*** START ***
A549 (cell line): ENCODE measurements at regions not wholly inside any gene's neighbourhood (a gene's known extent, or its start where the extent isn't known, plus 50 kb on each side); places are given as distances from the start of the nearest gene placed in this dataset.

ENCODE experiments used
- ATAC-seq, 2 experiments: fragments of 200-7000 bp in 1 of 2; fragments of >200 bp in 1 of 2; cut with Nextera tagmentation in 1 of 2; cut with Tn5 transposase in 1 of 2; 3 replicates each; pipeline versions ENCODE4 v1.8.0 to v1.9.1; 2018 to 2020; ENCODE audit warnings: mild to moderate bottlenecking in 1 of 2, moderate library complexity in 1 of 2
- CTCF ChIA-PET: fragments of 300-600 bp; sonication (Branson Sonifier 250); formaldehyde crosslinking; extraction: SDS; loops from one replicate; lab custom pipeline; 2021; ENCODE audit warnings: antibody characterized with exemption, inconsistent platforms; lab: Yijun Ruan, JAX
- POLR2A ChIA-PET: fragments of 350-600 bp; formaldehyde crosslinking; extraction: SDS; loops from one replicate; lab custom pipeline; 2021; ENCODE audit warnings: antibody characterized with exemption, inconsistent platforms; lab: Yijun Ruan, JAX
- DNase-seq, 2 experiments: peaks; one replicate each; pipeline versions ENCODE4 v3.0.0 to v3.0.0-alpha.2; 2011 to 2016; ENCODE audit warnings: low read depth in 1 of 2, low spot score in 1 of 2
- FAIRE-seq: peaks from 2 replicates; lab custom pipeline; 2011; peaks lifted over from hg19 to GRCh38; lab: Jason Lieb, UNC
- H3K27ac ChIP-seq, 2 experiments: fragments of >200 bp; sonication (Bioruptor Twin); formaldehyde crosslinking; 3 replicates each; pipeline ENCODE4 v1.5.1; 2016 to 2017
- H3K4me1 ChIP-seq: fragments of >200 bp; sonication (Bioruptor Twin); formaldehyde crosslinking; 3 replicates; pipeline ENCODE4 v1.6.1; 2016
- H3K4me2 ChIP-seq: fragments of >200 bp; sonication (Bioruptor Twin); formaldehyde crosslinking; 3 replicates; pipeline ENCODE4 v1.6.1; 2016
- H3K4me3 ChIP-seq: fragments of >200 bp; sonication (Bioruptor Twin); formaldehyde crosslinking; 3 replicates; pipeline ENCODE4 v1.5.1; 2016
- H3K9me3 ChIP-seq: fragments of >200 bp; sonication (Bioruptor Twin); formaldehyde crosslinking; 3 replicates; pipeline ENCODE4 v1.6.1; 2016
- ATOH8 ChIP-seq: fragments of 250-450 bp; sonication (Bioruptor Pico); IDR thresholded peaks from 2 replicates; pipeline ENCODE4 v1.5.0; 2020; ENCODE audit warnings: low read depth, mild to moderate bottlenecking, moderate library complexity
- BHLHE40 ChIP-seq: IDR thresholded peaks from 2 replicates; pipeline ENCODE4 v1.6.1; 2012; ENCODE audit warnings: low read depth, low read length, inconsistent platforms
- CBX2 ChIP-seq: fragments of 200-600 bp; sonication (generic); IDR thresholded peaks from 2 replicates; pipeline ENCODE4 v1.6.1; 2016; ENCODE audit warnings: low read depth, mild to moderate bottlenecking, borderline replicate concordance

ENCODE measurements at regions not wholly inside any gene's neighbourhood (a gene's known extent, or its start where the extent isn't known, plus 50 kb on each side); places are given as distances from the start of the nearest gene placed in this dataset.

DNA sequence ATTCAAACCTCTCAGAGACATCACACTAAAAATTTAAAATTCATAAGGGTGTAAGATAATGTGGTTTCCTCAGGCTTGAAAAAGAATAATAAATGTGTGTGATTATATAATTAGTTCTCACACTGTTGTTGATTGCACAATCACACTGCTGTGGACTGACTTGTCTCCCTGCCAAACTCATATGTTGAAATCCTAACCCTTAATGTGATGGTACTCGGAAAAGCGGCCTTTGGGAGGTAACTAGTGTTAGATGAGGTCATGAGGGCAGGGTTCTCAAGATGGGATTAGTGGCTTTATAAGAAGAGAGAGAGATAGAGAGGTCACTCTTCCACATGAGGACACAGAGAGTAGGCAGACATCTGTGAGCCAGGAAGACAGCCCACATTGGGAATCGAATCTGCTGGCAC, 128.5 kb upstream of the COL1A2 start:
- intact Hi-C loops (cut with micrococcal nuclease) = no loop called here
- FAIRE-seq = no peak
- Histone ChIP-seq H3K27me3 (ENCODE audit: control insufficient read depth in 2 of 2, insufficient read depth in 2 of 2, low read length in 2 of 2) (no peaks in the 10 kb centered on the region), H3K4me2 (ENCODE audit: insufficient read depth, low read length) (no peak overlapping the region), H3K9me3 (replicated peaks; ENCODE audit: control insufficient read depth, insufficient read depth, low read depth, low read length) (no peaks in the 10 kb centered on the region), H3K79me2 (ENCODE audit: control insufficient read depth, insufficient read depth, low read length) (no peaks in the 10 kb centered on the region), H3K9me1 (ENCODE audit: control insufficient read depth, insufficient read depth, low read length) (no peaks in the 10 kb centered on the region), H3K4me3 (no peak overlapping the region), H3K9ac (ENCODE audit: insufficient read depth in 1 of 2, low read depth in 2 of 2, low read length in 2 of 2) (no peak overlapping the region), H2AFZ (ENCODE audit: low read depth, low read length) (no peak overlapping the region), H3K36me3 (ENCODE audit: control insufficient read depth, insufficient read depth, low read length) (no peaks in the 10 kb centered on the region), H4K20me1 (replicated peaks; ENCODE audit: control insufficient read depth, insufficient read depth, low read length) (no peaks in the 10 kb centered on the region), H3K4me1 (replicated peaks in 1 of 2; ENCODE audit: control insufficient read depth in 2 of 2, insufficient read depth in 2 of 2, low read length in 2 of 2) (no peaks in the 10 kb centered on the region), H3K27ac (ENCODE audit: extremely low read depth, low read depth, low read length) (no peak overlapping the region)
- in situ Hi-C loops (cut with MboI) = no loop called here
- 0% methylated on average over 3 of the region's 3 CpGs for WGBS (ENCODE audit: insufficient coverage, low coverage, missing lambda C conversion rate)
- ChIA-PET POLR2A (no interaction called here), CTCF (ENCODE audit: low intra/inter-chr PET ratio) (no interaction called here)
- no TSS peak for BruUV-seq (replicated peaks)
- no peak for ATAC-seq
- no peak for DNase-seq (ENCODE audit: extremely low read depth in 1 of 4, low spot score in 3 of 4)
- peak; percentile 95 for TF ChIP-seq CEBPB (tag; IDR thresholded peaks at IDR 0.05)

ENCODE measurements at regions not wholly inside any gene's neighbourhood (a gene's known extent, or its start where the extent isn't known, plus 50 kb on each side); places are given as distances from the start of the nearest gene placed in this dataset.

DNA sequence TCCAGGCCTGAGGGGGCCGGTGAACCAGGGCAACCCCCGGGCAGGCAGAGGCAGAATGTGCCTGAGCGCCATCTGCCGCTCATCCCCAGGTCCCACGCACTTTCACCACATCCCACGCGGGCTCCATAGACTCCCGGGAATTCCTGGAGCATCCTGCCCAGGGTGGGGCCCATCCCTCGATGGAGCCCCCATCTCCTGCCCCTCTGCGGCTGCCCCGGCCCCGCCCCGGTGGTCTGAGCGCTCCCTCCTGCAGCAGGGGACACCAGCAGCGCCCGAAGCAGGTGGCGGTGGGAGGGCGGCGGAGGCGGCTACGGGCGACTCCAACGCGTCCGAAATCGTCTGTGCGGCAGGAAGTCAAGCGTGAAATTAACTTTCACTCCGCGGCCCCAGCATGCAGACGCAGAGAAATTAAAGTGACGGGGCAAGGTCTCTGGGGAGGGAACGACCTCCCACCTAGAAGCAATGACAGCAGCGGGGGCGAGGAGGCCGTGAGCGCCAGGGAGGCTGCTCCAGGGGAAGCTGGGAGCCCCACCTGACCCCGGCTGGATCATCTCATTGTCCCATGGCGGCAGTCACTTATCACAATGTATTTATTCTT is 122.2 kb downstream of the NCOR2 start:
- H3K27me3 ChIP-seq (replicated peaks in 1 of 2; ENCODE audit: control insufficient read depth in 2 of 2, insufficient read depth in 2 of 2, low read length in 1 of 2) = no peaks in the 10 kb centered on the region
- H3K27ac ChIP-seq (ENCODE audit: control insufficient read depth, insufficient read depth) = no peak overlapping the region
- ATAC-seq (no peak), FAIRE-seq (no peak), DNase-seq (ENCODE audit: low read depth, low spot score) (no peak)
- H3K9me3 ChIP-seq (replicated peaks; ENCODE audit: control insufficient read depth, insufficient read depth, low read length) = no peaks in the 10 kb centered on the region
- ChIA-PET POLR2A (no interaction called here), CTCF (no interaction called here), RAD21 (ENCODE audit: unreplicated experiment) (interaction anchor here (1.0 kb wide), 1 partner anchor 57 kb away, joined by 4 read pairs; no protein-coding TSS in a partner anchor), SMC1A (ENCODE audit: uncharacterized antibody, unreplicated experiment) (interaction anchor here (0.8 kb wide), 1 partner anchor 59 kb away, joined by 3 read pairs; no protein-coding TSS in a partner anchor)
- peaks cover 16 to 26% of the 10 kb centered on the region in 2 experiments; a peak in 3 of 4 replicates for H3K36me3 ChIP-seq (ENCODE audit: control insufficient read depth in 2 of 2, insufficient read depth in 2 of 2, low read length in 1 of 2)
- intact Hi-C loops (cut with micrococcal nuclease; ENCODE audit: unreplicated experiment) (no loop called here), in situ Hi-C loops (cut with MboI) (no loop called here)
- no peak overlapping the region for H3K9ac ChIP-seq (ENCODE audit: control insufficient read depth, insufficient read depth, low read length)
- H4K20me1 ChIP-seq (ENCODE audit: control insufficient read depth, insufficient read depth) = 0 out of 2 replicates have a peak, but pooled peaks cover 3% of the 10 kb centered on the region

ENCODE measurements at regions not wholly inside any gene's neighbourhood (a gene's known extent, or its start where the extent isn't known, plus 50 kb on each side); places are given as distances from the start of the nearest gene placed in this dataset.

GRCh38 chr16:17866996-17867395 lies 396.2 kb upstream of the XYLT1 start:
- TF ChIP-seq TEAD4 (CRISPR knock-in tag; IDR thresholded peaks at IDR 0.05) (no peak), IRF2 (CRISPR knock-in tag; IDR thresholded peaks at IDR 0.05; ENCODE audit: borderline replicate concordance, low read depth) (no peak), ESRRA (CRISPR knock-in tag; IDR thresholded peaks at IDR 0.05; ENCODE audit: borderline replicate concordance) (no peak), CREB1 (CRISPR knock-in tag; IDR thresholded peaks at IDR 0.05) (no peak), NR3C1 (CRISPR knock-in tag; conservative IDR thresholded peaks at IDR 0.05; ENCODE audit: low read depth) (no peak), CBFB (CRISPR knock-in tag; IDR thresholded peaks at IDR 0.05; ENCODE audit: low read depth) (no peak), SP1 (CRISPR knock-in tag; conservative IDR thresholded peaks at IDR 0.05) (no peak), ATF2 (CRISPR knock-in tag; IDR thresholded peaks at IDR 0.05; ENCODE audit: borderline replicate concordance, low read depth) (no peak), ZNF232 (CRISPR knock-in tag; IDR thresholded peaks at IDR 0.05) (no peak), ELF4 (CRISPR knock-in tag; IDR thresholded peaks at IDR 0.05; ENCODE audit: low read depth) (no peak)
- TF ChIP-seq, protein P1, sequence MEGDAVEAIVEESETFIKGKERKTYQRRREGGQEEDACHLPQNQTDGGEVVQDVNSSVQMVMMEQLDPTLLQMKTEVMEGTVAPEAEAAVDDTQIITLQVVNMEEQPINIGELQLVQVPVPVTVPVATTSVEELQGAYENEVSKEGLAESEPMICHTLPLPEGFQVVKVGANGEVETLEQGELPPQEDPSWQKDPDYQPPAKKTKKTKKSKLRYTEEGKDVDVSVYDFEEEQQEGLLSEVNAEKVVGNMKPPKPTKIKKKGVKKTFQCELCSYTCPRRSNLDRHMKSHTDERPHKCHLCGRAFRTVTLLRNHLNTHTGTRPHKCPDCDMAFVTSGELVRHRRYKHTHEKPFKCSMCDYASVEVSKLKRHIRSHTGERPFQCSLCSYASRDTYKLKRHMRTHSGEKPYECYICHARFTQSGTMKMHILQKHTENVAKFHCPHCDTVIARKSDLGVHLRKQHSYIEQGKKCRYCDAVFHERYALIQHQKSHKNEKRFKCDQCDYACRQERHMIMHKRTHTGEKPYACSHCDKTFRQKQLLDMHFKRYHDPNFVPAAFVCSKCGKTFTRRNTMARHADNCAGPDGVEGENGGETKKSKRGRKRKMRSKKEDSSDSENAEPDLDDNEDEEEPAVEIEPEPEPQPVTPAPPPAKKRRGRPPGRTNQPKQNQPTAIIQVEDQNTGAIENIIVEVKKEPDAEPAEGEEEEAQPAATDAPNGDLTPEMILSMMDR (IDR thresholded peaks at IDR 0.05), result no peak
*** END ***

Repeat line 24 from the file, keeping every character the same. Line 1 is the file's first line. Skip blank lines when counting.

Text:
- no TSS peak for BruUV-seq (replicated peaks)